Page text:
Walking the London Outer Orbital Path from Uxbridge to Hatch End on 7 July 2019. Sections 12, 13 and 14 are each relatively short and so can be done in one long-ish day. These sections start by more or less following the canal, then turn off through some countryside and into the woods and through a golf course. The Rose & Crown is a nice pub in Hertfordshire, and there was old US military lorry in a field, a fox on the path and then some horses as Wembley stadium and London came into view.
Walking the London Outer Orbital Path from Kingston to Hayes – sections 9 and 10 – on 25 May 2019. Bushy Park is very nice. The environs of Heathrow airport… less so.
A trip on the Woolwich free ferry in London.
Two new boats built by Polish company Remontowa at cost of £20m the pair replaced the old fleet in early 2019 as part of an upgrade of the ferry service. This one is named Ben Woollacott. It has a capacity of 150 passengers (there were about 10 foot passengers on my trip), with 210 metres for vehicles across four lanes as well as dedicated cycle spaces. It is suprisingly quiet in operation.
A walk along the section of the Thames Path National Trail, heading upstream from Putney to Richmond, on 11 March 2018.
It turned out that the annual Head of The River Race rowing competition was underway, so there were lots of boats on the river, and hundreds of spectators on the path between Putney and Mortlake.
My only experince of rowing is watching the Boat Race, so it was quite strange to see so many people who were out on the banks of the River Thames for the actual sport rather than just for the beer…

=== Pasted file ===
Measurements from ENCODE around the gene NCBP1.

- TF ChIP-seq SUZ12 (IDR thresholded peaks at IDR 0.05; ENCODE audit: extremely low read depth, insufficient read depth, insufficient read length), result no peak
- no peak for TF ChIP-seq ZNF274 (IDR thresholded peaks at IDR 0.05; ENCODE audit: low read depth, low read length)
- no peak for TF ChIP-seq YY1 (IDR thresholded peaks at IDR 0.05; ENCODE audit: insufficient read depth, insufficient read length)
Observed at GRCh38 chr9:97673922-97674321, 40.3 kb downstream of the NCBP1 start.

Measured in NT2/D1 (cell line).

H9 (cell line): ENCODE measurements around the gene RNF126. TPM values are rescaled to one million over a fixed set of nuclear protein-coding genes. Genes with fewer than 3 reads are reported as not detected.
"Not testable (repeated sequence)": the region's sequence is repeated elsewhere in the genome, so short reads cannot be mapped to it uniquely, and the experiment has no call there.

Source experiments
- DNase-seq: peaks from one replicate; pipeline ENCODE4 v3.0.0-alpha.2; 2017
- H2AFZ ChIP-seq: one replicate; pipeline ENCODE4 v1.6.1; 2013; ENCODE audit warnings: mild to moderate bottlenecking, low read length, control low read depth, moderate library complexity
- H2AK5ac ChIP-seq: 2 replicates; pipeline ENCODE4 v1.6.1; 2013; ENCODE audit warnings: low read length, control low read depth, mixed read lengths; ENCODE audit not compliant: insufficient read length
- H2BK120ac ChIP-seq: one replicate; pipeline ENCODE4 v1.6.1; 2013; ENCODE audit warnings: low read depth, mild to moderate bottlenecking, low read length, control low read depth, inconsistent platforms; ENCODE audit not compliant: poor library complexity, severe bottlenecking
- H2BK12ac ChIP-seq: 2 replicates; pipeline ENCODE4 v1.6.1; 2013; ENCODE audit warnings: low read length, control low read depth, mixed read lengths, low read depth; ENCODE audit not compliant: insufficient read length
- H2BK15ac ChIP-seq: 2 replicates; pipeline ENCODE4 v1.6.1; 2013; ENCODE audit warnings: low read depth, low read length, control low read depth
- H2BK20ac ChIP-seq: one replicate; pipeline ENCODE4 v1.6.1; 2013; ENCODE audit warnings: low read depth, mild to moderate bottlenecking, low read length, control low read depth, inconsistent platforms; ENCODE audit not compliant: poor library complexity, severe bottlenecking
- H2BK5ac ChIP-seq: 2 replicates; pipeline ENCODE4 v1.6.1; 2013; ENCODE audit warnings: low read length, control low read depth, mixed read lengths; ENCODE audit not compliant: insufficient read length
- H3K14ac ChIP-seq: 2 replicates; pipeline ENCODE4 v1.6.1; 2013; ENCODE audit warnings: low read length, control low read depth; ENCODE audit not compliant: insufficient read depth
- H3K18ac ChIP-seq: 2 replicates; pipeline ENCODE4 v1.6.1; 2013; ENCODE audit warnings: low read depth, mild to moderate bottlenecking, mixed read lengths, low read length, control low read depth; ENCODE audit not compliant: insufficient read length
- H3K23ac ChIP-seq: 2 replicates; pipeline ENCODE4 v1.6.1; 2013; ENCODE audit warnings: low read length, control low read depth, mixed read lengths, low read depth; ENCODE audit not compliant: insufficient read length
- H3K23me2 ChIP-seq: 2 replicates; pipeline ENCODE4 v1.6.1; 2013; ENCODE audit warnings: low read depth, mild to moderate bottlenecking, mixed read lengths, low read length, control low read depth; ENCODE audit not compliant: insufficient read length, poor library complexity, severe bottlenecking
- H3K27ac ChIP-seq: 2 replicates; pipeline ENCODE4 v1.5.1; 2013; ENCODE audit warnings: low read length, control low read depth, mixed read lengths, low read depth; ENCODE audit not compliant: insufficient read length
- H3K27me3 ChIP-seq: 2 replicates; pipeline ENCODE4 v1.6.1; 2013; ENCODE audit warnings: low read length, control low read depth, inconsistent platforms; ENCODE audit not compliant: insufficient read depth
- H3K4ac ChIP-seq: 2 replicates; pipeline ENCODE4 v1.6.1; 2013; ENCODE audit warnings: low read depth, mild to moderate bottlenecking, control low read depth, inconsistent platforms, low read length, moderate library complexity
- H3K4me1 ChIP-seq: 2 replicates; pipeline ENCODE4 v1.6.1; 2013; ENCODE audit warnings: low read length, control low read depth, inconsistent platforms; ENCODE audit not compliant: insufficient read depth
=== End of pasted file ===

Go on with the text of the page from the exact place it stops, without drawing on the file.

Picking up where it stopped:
Apparently the race was a dead heat.
This section of the Thames Path path follows the river bank all the way, with no diversions around blocks of flats, building sites or gravel handling facilities.
There is the option to follow either either bank of the river, but the general consensus in the guide books seemed to be that the south side is the better choice, so that is the one I went for. It is also not insignficantly shorter, thanks both to the curvature of the river and following the bank more closely.
There is little risk of geting lost on this section of the Thames Path, even without signposting.
Passing the Royal Botanical Gardens at Kew.
A view to Syon House on the opposite bank of the river.
Much of the route is lined with trees, although aircraft heading for Heathrow airport are rarely out of earshot.
Richmond comes into view.
That’s a more stylish way to travel. Lilian is a motor yacht built 1916 by Pettersson in Stockholm.
Richmond is reached. I had planned to keep going on along the river to Kingston, but this seemed far enough for one day.